In the midst of an immigration crisis engineered by the Trump administration, Maine has become a rare island of hope.

While asylum-seeking families with children are held without adequate food or sanitation in cages set up on the Mexican border, migrants who have made their way to Portland have food and shelter, and are receiving health care and help finding stable housing.

The difference could not be more stark, and Mainers can be proud that their state has presented an alternative to the inhumanity orchestrated by Washington. This is due to leadership by the city of Portland, which for the last four years has made resources available to house newly arrived asylum seekers who are prevented by law from working or receiving aid from the state and federal governments.

When an influx of new arrivals stressed the city’s limits, neighboring towns, churches and civic groups have chipped in to help people in need. In just a month, private citizens and foundations have donated approximately $800,000 to be used to help the 250 or so migrants who are here now, and an unknown number of others who may arrive later.

The speed of action and generosity says a lot about the people of this area, but the picture of what happens next is less clear.

There is some debate over whether the money raised should be used to compensate pay city employees for their work with the asylum seekers. Some argue that money should only go directly to the people in need, but it’s not that simple. Where the city has been providing extraordinary services, either by spending money that would not otherwise be spent or by putting off regular work to make staff available for the current situation, the city should be eligible to receive compensation from the fund.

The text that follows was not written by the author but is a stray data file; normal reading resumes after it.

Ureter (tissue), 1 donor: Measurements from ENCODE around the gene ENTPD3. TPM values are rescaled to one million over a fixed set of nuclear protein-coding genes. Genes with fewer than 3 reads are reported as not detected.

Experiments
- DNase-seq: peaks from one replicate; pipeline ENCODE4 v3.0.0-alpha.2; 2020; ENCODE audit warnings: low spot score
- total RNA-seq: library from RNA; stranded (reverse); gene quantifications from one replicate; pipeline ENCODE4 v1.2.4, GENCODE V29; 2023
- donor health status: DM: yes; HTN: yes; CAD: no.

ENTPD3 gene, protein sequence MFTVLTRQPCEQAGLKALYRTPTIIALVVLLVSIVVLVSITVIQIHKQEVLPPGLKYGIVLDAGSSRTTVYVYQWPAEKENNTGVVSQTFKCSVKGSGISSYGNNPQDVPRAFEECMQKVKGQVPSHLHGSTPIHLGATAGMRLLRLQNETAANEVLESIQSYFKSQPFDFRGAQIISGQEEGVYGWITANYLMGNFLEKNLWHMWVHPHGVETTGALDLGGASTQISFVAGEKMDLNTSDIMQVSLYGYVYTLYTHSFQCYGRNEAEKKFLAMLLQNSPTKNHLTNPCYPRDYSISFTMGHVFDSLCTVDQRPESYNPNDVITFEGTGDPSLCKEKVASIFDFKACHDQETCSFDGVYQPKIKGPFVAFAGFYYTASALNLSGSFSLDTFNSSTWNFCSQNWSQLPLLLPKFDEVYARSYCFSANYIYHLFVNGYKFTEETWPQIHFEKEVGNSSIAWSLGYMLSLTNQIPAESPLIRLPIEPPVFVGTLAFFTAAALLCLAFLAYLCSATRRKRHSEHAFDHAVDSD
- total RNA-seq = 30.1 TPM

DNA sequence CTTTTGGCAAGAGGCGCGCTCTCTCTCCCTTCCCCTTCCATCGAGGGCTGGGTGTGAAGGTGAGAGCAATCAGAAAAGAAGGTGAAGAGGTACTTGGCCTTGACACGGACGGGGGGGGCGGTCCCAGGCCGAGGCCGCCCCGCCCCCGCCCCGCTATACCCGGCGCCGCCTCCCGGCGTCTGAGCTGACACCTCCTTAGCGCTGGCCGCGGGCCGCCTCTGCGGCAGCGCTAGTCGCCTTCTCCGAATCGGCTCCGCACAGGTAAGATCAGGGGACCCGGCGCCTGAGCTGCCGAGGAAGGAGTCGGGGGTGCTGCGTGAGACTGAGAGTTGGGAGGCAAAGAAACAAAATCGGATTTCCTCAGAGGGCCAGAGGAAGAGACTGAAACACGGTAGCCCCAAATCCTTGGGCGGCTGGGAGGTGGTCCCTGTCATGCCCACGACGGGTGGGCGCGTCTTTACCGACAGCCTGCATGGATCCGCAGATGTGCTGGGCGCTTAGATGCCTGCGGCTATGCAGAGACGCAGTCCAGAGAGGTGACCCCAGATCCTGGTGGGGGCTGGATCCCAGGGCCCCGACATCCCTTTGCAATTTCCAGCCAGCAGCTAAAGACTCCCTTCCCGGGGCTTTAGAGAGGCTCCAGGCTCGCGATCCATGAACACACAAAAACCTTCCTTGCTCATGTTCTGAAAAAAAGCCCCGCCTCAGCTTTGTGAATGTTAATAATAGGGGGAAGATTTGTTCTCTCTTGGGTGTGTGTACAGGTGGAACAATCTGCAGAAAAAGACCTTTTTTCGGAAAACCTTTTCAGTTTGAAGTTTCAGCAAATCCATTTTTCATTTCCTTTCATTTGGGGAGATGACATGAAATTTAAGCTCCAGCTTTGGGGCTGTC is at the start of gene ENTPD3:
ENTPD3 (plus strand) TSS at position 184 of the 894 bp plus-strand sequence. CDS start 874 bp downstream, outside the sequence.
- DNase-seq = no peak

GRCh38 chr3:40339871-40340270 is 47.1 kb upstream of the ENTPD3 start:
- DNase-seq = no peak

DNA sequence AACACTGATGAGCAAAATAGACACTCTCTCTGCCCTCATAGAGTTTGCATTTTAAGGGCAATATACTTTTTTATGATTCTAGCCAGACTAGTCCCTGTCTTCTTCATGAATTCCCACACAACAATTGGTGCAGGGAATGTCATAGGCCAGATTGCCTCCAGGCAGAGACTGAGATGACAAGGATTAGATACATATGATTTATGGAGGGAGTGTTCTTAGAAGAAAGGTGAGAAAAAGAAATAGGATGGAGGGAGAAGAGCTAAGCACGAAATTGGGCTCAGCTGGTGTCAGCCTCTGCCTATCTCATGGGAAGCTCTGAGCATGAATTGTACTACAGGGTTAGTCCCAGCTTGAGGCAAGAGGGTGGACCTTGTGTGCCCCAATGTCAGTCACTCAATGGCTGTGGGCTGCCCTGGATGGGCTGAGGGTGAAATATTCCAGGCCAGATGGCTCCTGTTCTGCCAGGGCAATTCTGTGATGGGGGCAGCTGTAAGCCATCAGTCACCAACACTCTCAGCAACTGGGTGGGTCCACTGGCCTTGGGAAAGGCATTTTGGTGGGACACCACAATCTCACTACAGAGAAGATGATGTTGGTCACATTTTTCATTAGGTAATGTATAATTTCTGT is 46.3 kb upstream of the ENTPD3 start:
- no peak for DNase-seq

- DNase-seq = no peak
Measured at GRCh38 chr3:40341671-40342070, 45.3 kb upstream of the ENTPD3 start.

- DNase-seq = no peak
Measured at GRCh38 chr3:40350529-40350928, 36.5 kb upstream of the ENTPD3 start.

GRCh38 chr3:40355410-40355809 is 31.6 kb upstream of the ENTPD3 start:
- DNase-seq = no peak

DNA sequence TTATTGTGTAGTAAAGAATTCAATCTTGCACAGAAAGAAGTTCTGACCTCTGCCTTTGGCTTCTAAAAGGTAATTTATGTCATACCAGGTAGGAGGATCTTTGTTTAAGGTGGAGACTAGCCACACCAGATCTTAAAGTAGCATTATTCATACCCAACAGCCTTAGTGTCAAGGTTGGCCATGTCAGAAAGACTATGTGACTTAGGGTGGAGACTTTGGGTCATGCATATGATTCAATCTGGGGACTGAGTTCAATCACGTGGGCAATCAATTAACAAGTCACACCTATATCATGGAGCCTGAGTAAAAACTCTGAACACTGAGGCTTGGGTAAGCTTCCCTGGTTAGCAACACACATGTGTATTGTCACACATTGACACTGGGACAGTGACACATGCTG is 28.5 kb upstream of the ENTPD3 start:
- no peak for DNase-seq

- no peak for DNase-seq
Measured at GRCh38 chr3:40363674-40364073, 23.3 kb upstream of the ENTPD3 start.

In its online donation form, Portland said it would “use any monetary donations received to provide shelter/housing assistance and basic human necessities.” That is broad enough to include direct aid provided by staff in the improvised shelter, or an indirect service like a housing voucher.

Portland did a good job responding to circumstances that were not of its making. But it would be unrealistic to expect the city’s taxpayers to cover the entire cost. A bill in Congress, sponsored by Maine’s 1st District Rep. Chellie Pingree, D-North Haven, would cut down the amount of time asylum seekers have to wait before they are allowed to work. But that is no quick fix.

A faster solution would be for the state to allow municipalities to use General Assistance funds to help newly arrived asylum seekers. That was state policy before 2015, when Gov. Paul LePage changed to rule. At that time, the Portland created “Community Support Fund” that prevented several hundred families from becoming homeless. Four years later, the city should not still be handling this alone.




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